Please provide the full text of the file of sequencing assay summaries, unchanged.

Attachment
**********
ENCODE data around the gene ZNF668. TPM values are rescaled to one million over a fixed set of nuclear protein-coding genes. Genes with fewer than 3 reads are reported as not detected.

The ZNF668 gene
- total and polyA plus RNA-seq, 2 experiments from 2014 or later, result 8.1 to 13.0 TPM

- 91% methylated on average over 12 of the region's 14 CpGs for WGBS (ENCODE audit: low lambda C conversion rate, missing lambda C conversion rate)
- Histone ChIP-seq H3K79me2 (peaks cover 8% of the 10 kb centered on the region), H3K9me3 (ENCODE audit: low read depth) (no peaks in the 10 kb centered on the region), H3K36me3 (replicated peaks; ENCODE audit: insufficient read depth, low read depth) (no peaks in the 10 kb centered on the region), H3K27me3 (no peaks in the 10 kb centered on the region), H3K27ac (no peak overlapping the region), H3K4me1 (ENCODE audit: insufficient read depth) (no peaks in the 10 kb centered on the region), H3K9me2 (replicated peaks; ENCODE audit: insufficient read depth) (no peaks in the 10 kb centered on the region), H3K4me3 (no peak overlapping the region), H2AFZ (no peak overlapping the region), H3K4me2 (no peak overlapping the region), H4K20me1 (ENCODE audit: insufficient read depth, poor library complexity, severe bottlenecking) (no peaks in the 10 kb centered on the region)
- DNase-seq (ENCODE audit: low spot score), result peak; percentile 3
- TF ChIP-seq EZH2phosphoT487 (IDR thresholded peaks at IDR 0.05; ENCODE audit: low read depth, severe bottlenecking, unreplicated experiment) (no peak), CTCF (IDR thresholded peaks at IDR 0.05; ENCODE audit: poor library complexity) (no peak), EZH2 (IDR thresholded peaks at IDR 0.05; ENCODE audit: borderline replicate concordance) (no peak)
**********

ENCODE data around the gene ZNF668. TPM values are rescaled to one million over a fixed set of nuclear protein-coding genes. Genes with fewer than 3 reads are reported as not detected.

The ZNF668 gene
- total and polyA plus RNA-seq, 2 experiments from 2014 or later, result 8.1 to 13.0 TPM

- 91% methylated on average over 12 of the region's 14 CpGs for WGBS (ENCODE audit: low lambda C conversion rate, missing lambda C conversion rate)
- Histone ChIP-seq H3K79me2 (peaks cover 8% of the 10 kb centered on the region), H3K9me3 (ENCODE audit: low read depth) (no peaks in the 10 kb centered on the region), H3K36me3 (replicated peaks; ENCODE audit: insufficient read depth, low read depth) (no peaks in the 10 kb centered on the region), H3K27me3 (no peaks in the 10 kb centered on the region), H3K27ac (no peak overlapping the region), H3K4me1 (ENCODE audit: insufficient read depth) (no peaks in the 10 kb centered on the region), H3K9me2 (replicated peaks; ENCODE audit: insufficient read depth) (no peaks in the 10 kb centered on the region), H3K4me3 (no peak overlapping the region), H2AFZ (no peak overlapping the region), H3K4me2 (no peak overlapping the region), H4K20me1 (ENCODE audit: insufficient read depth, poor library complexity, severe bottlenecking) (no peaks in the 10 kb centered on the region)
- DNase-seq (ENCODE audit: low spot score), result peak; percentile 3
- TF ChIP-seq EZH2phosphoT487 (IDR thresholded peaks at IDR 0.05; ENCODE audit: low read depth, severe bottlenecking, unreplicated experiment) (no peak), CTCF (IDR thresholded peaks at IDR 0.05; ENCODE audit: poor library complexity) (no peak), EZH2 (IDR thresholded peaks at IDR 0.05; ENCODE audit: borderline replicate concordance) (no peak)